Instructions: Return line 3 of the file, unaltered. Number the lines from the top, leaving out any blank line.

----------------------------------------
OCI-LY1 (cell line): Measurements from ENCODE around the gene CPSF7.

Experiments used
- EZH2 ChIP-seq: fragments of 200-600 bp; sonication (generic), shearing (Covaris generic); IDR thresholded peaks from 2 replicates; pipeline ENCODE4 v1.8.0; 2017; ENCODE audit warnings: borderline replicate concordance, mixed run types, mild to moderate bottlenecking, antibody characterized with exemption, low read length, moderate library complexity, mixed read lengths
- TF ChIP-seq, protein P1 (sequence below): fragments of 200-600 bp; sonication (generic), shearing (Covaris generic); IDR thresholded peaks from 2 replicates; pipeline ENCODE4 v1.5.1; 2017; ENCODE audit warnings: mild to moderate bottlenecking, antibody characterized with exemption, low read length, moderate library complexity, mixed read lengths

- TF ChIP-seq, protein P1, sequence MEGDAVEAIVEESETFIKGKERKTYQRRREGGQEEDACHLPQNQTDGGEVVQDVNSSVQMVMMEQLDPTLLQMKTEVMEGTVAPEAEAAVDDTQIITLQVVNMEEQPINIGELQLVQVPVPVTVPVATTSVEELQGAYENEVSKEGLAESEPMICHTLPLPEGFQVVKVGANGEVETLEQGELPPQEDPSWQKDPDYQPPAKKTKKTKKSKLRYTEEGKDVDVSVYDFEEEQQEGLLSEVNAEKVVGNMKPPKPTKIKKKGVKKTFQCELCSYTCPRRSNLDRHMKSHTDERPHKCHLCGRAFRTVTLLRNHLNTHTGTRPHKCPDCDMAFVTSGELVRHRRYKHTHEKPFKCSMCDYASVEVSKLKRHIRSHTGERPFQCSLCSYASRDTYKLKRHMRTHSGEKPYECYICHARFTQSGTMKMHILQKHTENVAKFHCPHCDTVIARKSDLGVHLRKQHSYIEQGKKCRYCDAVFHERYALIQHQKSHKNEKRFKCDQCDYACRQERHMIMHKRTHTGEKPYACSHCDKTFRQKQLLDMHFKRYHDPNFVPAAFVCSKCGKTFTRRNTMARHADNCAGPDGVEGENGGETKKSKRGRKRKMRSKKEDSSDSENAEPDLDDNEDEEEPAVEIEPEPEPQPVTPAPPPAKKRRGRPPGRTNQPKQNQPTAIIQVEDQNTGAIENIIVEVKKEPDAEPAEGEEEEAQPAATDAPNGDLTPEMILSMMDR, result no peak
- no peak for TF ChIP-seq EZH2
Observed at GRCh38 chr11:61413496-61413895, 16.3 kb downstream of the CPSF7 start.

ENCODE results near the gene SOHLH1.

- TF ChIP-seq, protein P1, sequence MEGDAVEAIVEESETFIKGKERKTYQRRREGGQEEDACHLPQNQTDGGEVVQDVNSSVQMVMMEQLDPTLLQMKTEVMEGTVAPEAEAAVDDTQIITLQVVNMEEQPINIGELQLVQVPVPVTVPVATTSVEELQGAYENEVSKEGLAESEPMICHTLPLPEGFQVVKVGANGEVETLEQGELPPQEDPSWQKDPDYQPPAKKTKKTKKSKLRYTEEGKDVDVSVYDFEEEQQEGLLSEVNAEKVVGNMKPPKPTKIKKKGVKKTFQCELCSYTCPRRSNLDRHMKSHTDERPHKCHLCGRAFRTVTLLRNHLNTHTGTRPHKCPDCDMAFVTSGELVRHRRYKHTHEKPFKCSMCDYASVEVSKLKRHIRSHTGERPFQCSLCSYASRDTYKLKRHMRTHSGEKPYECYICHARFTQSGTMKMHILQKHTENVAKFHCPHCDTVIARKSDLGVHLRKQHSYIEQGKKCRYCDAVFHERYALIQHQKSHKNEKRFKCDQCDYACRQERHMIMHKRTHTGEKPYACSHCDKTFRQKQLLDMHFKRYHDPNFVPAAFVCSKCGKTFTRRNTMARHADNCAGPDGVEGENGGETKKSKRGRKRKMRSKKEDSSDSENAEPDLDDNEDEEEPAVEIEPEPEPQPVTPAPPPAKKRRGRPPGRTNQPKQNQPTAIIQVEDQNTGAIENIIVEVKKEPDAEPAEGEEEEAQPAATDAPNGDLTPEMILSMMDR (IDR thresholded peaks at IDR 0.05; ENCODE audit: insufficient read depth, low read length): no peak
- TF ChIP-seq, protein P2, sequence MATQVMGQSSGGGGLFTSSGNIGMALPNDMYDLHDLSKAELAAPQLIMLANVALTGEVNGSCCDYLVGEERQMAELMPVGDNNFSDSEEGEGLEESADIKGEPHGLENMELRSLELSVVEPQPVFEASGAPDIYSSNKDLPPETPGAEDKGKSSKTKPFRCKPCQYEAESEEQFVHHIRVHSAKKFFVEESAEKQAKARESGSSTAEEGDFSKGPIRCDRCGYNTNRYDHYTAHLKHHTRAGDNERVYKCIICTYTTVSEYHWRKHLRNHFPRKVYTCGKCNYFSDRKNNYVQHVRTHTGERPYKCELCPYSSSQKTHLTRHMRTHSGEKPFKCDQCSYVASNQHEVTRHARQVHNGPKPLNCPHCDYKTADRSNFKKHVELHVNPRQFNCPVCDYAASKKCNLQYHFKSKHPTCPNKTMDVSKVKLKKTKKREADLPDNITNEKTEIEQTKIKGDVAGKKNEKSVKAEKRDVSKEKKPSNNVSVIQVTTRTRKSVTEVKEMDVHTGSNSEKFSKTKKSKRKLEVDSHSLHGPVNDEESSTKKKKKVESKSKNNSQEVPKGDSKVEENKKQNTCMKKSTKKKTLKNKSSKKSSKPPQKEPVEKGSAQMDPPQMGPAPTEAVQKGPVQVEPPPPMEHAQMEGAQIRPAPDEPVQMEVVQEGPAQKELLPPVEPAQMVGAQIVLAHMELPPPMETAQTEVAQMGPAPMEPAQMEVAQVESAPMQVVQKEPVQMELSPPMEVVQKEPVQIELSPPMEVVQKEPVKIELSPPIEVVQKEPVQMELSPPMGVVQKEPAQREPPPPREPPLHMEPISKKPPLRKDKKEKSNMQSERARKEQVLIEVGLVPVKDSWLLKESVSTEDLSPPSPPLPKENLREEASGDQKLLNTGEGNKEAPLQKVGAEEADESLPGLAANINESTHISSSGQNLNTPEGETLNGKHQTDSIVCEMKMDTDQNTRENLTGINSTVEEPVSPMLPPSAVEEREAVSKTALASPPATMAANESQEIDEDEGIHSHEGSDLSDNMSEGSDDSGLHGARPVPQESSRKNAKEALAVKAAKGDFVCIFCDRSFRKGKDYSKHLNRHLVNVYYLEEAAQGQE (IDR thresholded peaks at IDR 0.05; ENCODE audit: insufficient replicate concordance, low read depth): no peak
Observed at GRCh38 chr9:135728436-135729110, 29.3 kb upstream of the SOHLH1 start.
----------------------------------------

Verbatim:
- EZH2 ChIP-seq: fragments of 200-600 bp; sonication (generic), shearing (Covaris generic); IDR thresholded peaks from 2 replicates; pipeline ENCODE4 v1.8.0; 2017; ENCODE audit warnings: borderline replicate concordance, mixed run types, mild to moderate bottlenecking, antibody characterized with exemption, low read length, moderate library complexity, mixed read lengths